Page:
Optimisation of network systems for gas and water allocation and spot price dynamic modelling.

Plummer, J 2013, Optimisation of network systems for gas and water allocation and spot price dynamic modelling., Doctor of Philosophy (PhD), Mathematical and Geospatial Sciences, RMIT University.


Document type: Thesis
Collection: Theses

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Title Optimisation of network systems for gas and water allocation and spot price dynamic modelling.
Author(s) Plummer, J
Year 2013
Abstract This thesis studies the network of high pressure gas transmission pipelines in eastern Australia and the network of irrigation channels in the Goulbum-Murray irrigation district. The objective is to advance the study of network allocation systems. The research questions examined focus on three problems, optimising the delivery of commodities through networks, the optimisation of the cost of supply, and the modelling of prices of commodities that rely on network structures for delivery. A significant part of this research involves the collation of modelling data for the eastern Australian gas network. Three research questions will be addressed. The first research problem is to estimate the price of irrigation water at the start of the irrigation season. Water allocated to holders of water entitlements in the Goulburn- Murray irrigation district are traded on a market exchange. This market has matured to the point where new products based on the water allocations can be introduced which is one of the objectives stated in The Intergovernmental Agreement on a National Water Initiative. The second research question addressed is the absence of a model for simulating the spot price of wholesale natural gas sold in the Victorian declared wholesale gas market. In this thesis a model to simulate this price is presented. With this model holders of a portfolio of energy contracts will now have the ability to ascertain the potential losses they may be exposed to in the spot market. In the third research problem addressed in this thesis, the optimal routing of natural gas to the major demand centres in eastern Australia is addressed. Two formulations are presented with the first focussing on minimising shortfalls on days of simultaneous peak demand across all demand centres. Annual growth factors are applied to current peak day estimates and the model is run for each of the next 20 years and the size of any shortfalls are quantified. The network components that are causing the shortfalls are identified. In the second model the cost of supplying current peak day demand is minimised and the sensitivity of the solution to changes in production costs at supply nodes is discussed. The production costs are the most variable cost in the supply of natural gas. Gas resources are unique and finite and as different gas reservoirs are discovered and depleted the production costs of different gas basins changes.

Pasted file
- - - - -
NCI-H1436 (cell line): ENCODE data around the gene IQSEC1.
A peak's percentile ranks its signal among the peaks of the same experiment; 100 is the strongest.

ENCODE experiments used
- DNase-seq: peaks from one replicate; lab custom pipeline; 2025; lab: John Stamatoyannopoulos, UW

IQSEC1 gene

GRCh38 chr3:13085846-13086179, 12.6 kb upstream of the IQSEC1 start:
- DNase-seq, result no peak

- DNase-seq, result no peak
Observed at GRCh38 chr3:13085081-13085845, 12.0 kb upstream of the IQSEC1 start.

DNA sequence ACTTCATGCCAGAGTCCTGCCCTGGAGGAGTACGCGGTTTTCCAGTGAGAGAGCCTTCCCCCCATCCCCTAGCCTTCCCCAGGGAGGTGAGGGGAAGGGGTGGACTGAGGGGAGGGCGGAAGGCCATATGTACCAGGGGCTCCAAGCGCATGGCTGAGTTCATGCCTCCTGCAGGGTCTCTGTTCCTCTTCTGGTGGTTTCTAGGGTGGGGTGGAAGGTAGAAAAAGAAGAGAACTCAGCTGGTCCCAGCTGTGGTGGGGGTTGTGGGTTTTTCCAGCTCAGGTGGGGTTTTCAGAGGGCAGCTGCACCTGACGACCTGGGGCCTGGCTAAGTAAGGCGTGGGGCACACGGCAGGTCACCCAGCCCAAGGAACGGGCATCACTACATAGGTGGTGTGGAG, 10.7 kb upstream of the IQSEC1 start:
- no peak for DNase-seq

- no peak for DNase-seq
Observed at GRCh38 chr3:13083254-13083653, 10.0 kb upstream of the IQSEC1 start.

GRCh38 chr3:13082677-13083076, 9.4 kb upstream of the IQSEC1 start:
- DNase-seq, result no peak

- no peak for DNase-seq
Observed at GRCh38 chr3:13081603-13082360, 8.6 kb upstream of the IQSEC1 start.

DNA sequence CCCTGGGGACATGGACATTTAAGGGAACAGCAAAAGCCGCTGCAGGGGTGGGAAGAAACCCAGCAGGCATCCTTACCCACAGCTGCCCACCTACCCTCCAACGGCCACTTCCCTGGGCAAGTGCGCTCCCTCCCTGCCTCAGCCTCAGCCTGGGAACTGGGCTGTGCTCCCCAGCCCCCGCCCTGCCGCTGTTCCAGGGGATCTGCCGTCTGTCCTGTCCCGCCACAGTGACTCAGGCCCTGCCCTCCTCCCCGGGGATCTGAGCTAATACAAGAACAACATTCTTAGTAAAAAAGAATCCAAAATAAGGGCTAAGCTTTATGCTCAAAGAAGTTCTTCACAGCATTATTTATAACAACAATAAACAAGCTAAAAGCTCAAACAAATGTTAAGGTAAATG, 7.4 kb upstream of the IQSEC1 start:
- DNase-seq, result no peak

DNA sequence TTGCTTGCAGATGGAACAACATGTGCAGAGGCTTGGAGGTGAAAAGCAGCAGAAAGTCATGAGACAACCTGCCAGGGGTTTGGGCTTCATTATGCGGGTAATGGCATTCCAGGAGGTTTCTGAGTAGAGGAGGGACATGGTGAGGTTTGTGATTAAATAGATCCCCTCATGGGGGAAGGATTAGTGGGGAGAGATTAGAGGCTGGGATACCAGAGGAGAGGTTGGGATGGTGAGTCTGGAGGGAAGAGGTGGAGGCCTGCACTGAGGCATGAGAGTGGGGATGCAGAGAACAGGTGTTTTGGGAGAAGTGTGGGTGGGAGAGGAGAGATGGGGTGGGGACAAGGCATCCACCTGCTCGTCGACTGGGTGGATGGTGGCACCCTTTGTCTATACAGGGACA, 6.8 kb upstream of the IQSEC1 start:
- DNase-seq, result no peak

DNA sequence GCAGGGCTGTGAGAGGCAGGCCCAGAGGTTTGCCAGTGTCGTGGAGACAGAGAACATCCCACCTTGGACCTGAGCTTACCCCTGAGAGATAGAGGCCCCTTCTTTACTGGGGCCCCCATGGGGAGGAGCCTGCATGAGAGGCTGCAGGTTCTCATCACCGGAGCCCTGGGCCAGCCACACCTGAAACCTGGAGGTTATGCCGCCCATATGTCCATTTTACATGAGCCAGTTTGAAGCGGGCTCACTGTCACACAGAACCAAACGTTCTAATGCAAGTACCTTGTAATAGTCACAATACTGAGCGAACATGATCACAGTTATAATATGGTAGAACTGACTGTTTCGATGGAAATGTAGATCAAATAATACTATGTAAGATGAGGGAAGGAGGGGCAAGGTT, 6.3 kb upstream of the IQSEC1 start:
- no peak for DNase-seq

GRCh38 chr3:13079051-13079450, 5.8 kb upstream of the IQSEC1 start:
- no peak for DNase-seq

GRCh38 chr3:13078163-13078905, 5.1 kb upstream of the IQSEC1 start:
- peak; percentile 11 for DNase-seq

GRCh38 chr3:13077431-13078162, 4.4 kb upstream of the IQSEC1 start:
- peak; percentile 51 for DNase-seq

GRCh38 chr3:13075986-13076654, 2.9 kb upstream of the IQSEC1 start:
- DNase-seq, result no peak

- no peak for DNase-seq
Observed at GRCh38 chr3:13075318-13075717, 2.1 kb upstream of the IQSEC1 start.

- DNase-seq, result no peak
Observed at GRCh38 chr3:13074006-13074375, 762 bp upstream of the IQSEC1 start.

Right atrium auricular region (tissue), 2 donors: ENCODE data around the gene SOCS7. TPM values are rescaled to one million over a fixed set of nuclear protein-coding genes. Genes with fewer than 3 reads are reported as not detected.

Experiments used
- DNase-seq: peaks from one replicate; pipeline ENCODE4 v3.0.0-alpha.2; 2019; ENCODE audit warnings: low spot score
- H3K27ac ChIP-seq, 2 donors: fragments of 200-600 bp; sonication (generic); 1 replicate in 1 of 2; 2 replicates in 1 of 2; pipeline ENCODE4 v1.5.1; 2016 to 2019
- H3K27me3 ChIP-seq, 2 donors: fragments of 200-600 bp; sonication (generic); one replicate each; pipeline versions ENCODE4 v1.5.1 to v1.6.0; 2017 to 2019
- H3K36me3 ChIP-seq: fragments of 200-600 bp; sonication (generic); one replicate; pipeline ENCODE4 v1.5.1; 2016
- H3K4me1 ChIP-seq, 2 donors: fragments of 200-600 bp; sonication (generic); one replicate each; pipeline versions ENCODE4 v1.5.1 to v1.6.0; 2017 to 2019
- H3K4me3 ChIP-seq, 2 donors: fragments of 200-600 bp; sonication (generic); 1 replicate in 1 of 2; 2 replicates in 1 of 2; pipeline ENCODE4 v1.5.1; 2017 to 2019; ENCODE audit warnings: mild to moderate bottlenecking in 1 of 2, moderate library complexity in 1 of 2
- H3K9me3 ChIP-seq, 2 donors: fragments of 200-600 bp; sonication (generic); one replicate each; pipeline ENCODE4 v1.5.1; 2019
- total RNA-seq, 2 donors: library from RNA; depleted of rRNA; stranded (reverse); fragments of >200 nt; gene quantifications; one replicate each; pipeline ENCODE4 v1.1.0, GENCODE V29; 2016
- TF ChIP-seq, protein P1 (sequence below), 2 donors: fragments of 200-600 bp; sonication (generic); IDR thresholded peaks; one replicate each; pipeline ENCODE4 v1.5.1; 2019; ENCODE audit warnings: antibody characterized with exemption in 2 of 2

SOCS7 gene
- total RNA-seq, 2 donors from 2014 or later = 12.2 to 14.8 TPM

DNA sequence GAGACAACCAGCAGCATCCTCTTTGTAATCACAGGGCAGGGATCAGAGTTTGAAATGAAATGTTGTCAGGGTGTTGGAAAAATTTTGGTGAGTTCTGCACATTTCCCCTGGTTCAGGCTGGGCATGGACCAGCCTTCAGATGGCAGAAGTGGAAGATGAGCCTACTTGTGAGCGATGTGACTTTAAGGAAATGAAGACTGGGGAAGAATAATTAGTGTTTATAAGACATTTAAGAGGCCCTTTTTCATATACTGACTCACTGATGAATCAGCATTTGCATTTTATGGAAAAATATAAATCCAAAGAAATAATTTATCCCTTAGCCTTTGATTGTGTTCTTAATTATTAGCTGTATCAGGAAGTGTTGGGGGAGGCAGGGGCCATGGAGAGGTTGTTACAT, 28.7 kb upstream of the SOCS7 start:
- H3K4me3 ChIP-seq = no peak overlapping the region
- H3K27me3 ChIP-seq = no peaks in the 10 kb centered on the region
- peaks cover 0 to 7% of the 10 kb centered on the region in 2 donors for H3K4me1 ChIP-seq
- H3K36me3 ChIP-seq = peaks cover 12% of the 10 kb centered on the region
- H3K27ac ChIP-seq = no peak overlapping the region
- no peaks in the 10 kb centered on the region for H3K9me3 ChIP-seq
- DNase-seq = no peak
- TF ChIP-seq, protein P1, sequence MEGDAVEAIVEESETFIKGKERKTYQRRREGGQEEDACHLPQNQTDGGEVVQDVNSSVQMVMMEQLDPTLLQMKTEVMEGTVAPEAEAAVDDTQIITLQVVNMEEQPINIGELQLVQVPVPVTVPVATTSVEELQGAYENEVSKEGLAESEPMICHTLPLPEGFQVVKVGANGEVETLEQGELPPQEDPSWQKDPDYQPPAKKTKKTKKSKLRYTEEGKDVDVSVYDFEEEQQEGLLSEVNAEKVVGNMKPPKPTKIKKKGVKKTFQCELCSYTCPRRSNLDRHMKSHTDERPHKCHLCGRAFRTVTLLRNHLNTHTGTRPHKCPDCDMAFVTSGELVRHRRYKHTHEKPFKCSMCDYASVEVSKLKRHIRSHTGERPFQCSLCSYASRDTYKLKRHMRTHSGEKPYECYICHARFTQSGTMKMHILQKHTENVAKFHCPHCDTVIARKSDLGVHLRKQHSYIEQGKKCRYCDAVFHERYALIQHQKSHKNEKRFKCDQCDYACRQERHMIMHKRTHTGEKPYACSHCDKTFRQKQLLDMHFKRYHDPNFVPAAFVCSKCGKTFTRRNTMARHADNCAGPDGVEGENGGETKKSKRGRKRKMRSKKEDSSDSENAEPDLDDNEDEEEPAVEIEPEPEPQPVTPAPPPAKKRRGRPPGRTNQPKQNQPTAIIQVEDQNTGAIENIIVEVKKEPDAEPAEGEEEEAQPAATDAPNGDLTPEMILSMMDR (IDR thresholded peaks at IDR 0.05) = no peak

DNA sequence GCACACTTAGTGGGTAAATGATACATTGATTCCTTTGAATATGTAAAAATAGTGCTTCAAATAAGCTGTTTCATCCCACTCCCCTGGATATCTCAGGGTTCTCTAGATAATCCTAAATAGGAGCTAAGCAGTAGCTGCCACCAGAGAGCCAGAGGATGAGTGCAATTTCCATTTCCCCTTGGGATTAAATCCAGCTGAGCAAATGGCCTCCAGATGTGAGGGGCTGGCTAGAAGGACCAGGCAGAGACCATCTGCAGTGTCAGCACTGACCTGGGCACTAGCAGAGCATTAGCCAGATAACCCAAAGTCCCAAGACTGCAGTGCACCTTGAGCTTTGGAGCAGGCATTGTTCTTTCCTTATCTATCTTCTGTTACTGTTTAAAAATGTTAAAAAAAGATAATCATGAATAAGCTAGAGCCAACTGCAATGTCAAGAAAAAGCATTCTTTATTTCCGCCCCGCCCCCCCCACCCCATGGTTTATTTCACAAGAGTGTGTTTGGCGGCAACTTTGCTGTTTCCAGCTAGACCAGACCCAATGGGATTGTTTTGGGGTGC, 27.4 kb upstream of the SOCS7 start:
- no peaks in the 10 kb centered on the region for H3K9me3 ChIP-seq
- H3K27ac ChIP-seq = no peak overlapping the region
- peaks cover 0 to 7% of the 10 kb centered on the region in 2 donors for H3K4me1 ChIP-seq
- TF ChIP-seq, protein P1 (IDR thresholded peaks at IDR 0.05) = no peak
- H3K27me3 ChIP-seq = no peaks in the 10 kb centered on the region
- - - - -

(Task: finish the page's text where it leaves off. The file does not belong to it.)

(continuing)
Degree Doctor of Philosophy (PhD)
Institution RMIT University
School, Department or Centre Mathematical and Geospatial Sciences
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